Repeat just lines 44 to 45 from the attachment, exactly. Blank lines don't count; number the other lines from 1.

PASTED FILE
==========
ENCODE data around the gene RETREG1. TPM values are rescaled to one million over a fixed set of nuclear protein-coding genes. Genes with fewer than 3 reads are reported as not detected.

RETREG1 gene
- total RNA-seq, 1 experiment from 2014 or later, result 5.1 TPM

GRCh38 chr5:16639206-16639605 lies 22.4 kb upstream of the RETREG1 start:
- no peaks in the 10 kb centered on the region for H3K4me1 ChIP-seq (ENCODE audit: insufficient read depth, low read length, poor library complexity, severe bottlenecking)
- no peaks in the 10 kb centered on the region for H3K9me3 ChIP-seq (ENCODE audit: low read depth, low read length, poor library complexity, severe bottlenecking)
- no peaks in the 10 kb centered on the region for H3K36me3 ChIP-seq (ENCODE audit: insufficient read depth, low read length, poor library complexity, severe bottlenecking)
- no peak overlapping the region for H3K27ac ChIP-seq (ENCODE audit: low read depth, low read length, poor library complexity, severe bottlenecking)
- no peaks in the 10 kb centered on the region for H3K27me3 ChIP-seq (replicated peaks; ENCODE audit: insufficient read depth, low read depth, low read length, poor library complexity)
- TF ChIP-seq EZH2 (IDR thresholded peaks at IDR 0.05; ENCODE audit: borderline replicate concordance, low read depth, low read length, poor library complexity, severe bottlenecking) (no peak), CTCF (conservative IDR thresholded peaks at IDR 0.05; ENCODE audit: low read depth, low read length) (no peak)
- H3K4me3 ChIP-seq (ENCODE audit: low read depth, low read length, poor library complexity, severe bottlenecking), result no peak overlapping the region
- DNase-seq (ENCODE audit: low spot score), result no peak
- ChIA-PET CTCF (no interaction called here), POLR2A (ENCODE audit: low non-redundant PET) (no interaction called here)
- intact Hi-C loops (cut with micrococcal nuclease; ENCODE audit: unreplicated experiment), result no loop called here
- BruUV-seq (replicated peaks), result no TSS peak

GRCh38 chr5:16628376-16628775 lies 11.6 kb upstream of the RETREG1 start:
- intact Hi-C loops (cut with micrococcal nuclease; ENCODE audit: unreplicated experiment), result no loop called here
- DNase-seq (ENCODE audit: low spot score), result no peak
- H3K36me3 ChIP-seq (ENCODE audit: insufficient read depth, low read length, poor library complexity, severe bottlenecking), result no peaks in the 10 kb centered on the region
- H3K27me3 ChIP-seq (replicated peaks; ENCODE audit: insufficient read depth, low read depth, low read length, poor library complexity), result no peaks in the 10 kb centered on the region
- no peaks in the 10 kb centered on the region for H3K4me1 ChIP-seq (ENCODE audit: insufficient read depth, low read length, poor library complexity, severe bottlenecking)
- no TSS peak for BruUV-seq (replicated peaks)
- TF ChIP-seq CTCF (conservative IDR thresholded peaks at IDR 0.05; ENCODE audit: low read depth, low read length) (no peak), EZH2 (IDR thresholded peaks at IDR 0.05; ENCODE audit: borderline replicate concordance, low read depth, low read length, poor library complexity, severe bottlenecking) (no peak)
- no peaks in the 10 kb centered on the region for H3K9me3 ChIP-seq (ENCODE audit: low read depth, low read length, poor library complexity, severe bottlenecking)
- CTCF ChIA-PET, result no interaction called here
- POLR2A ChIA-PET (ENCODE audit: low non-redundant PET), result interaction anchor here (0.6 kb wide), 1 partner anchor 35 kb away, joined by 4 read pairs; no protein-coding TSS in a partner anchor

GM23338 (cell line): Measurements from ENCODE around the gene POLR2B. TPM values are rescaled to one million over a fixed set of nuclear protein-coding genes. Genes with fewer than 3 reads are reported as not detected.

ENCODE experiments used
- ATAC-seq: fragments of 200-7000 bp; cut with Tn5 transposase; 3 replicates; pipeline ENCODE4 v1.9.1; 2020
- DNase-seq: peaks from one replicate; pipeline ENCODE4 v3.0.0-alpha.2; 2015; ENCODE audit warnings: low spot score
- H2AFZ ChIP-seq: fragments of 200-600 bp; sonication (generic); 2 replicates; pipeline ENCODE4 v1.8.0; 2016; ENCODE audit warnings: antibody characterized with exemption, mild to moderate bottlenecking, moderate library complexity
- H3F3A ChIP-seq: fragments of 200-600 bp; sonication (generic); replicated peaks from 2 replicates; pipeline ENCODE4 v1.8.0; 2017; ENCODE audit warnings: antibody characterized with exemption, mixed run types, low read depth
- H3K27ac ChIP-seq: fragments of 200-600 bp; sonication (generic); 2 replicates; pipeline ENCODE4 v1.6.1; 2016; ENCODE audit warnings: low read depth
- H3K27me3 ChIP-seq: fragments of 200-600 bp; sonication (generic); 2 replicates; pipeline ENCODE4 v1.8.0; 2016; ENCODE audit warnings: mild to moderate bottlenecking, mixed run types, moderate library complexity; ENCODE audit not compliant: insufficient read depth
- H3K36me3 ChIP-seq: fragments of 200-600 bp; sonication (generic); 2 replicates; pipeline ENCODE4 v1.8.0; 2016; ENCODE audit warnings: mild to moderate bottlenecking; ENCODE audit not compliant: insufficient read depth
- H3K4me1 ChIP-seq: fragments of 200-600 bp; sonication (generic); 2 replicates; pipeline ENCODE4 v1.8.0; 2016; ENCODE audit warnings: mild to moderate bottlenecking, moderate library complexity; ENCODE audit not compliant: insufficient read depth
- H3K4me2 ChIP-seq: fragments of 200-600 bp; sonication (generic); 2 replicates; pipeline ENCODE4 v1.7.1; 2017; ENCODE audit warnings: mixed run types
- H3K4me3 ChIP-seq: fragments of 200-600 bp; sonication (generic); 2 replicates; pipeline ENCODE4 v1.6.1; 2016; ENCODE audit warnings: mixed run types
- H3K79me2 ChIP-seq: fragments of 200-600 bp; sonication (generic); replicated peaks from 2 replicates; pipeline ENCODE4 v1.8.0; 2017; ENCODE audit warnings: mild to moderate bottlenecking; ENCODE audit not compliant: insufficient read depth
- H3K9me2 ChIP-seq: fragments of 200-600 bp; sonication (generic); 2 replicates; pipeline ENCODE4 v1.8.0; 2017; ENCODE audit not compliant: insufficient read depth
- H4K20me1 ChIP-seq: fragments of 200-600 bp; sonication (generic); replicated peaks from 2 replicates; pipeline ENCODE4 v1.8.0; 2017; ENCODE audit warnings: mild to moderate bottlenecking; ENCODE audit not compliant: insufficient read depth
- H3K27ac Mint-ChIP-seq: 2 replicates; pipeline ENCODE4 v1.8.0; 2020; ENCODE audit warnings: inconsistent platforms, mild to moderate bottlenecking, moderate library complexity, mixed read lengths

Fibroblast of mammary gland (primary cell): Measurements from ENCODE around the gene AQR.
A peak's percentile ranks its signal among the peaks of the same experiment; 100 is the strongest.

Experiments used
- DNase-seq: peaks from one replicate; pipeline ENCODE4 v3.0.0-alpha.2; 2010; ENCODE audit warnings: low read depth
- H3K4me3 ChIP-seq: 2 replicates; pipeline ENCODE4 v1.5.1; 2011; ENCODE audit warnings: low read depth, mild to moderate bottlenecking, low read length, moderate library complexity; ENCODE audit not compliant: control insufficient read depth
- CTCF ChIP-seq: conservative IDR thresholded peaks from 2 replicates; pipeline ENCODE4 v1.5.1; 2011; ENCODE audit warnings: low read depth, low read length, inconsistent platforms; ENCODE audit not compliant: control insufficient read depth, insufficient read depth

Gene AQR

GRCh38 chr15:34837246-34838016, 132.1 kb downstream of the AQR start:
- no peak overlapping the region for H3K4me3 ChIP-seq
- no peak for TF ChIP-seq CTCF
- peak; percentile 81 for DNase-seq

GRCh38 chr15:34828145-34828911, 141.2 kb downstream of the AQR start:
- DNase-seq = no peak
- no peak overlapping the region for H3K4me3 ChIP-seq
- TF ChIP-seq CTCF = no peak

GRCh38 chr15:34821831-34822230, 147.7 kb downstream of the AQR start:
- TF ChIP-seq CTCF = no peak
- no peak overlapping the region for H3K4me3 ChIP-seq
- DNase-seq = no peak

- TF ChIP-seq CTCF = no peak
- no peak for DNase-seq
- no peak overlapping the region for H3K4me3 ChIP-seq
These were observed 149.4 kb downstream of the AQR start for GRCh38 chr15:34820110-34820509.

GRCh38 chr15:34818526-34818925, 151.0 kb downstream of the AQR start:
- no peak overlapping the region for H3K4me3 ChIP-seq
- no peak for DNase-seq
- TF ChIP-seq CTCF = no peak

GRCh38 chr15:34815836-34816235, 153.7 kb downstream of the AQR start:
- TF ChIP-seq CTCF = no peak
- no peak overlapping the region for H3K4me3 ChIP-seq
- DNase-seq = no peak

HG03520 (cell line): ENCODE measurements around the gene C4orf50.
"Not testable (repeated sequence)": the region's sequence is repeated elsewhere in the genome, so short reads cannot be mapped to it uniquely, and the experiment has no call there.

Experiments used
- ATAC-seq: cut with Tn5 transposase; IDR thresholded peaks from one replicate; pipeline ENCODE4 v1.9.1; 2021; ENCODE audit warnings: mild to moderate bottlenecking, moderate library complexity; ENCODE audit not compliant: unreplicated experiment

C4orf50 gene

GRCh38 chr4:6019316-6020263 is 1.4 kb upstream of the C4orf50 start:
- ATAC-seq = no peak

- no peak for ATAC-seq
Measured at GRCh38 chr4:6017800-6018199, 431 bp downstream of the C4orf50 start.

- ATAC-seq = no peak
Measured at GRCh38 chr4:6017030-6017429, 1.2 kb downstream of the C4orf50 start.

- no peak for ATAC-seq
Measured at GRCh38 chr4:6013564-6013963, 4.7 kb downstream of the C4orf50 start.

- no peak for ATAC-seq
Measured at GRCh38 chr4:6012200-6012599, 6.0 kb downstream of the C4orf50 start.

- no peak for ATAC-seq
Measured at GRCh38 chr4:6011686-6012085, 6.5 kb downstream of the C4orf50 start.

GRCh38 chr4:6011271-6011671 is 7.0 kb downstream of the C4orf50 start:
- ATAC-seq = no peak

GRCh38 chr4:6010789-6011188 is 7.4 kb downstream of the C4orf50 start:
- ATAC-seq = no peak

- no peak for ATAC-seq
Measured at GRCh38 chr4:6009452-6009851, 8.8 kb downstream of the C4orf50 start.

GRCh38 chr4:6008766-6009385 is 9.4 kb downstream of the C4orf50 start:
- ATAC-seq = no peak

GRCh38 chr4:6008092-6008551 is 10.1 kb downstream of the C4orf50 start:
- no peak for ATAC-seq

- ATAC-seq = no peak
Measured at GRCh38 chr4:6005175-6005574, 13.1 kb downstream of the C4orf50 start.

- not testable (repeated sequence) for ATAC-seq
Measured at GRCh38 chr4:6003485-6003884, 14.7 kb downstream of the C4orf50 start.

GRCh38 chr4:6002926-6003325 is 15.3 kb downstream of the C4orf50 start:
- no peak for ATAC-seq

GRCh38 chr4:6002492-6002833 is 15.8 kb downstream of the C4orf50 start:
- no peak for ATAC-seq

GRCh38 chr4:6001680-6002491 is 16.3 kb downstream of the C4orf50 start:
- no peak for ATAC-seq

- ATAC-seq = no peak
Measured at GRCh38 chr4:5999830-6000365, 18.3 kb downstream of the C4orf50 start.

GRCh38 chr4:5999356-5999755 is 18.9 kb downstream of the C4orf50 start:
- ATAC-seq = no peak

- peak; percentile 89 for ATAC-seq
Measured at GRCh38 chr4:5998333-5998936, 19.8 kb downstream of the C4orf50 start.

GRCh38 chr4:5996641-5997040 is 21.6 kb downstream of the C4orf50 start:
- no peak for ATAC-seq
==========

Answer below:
A peak's percentile ranks its signal among the peaks of the same experiment; 100 is the strongest.

Experiments used